The myth of the protocols
In 1919, one of Germany's senior military leaders, Erich Ludendorff, declared the Jews were one of several groups to blame for the country's downfall.
By 1922, he was almost totally focused on Jews as "the enemy." "The supreme government of the Jewish people worked hand in hand with France and England," he said. “Perhaps it was leading them both."
He referenced the Protocols of the Elders of Zion as evidence, a document allegedly holding the minutes of a secret meeting of Jewish leaders—the so-called "Elders of Zion"—held around the turn of the twentieth century.
The "Elders" supposedly conspired to take over the world at that alleged conference.
In actuality, the Protocols are a hoax; it was written in the early 1900s by Russian secret police to promote hatred against Jews. Few people paid any attention to the document at the time, but it became an international sensation after the end of the First World War.
Many people felt that the Protocols explained "inexplicable" events like the war, the economic crises that followed it, the uprisings un Russia and Central Europe, and even plagues. Myths about a "Jewish conspiracy" have existed for millennia, but the Protocols gave them fresh life, even after the paper was revealed to be a forgery in 1921. Many people believed that the war and the earth-shattering events that followed validated the Protocols' veracity, regardless of the evidence presented to the contrary.
The creators of the Protocols plagiarised extensive passages from various fictional works to generate the document, according to the Times of London in August 1921.
As a result of the exposé, the British business that originally produced the English version of the Protocols refused to print or distribute additional copies, and some newspapers stopped covering the story. Neither measure, however, harmed the Protocols' popularity.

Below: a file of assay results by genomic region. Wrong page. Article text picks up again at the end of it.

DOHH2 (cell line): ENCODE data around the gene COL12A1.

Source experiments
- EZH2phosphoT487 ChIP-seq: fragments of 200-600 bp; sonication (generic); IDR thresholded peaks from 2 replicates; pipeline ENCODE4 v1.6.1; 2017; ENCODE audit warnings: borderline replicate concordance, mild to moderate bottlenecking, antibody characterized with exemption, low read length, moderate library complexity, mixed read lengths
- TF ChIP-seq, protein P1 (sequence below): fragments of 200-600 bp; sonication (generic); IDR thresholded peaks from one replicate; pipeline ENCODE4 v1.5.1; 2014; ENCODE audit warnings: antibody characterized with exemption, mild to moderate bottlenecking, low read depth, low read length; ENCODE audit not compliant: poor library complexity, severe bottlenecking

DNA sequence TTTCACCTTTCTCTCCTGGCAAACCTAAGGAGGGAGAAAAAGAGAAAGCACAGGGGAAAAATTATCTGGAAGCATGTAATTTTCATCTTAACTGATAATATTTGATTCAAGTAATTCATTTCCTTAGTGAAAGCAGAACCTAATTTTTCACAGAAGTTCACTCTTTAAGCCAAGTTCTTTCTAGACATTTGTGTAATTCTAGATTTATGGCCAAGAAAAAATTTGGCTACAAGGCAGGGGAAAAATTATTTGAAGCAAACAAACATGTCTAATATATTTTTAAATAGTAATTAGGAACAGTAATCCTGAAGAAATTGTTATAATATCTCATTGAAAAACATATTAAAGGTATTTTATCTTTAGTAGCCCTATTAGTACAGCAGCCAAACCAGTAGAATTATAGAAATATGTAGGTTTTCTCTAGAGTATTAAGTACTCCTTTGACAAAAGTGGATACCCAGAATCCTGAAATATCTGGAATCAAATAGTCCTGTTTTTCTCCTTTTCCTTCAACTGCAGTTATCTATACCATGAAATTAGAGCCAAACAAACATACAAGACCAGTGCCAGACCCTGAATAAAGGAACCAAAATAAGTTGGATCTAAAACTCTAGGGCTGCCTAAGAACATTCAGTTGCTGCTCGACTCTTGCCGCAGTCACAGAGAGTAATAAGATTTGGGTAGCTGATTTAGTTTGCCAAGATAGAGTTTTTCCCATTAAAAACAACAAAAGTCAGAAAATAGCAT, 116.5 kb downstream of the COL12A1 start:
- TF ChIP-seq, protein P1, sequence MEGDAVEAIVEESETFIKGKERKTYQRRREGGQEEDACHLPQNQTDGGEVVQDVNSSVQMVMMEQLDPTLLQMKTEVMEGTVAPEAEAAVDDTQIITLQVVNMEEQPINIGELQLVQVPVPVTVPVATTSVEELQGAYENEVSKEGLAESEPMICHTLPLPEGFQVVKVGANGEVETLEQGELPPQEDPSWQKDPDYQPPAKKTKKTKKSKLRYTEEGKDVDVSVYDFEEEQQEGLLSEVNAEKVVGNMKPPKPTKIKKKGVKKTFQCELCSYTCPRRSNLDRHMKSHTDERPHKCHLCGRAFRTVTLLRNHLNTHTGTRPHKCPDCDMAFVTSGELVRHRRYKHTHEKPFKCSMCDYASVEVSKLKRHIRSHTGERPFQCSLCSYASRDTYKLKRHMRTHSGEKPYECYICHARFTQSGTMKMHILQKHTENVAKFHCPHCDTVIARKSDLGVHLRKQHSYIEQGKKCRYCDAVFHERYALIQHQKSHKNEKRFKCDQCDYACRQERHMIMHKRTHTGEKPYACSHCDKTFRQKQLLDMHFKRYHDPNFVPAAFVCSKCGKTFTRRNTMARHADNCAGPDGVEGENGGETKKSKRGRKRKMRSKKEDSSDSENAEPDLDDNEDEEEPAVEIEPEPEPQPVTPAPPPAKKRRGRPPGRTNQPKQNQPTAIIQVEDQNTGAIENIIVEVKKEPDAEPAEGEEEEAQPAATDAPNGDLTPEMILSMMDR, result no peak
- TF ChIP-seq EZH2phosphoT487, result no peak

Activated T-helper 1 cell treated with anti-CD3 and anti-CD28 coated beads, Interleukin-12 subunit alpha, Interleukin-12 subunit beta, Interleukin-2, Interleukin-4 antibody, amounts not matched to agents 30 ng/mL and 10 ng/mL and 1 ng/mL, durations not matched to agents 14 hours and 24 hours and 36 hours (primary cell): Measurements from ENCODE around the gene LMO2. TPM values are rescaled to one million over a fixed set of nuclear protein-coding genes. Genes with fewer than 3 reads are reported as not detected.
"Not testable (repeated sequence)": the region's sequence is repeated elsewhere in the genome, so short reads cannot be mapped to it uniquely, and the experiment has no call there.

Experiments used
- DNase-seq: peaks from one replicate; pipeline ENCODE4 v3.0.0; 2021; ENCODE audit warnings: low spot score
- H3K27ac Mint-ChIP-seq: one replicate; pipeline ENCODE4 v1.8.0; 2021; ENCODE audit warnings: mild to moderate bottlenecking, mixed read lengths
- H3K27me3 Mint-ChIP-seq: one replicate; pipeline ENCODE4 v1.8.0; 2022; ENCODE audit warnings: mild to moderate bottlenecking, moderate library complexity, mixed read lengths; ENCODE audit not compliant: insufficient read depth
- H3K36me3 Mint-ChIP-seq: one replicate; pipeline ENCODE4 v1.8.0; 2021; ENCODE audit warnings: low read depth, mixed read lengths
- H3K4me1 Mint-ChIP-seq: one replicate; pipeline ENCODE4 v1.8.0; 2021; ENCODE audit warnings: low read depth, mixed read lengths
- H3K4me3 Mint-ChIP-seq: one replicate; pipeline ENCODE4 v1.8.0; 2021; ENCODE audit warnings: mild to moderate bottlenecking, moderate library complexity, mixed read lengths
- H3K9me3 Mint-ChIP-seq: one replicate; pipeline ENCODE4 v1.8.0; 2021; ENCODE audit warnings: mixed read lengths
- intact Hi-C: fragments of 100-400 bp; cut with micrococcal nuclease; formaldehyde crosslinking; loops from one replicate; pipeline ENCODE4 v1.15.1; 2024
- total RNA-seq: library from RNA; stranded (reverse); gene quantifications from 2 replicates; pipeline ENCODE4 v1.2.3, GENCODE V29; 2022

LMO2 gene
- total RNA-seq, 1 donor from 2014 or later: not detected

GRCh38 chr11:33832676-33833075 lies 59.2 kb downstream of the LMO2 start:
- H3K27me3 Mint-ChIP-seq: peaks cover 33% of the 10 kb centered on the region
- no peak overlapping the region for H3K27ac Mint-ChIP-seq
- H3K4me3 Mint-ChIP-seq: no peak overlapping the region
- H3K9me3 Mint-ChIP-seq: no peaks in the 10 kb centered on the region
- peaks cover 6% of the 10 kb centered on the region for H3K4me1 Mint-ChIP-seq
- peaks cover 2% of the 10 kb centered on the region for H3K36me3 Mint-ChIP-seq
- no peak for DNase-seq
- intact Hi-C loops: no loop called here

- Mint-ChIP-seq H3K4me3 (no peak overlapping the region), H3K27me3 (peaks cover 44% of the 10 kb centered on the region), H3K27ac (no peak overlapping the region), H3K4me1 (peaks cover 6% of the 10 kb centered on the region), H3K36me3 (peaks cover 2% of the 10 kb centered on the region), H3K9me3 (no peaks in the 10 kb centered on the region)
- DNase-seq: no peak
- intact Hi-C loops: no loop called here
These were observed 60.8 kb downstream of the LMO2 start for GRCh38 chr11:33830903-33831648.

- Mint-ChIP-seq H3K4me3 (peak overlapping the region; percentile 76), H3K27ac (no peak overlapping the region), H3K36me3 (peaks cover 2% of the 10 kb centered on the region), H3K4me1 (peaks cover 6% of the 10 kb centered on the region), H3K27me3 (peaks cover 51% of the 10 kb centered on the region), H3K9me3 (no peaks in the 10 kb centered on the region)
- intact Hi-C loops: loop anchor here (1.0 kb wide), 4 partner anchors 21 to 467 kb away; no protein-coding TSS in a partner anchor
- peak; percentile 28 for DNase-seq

Attempts to disprove a lie have been found in recent years to leave people more convinced than ever that the lie is true.
Long after the Times exposé, the Protocols acquired a following in every country.
- In 1924, a Japanese edition was issued.
- The following year, an Arabic translation was published.
- The patriarch of Jerusalem (the leader of the Eastern Orthodox Church in Palestine) encouraged churchgoers to purchase the book.
- Henry Ford, the American automaker, went one step farther. He serialised the manuscript in his weekly newspaper in 1920, then published hundreds of articles and books based on its contents. (Although Ford later withdrew his support for the Protocols as part of a legal settlement, the damage had been done.)
Long after Ford stopped publishing and distributing the paper, hundreds of antisemites in the United States continued to do so.
In the 1920s, Germany's 500,000 Jews constituted less than 1% of the overall population of approximately 61 million people. However, by focusing on Jews as "the enemy," antisemites created the impression that Jews were everywhere and were to blame for everything that went wrong in the country.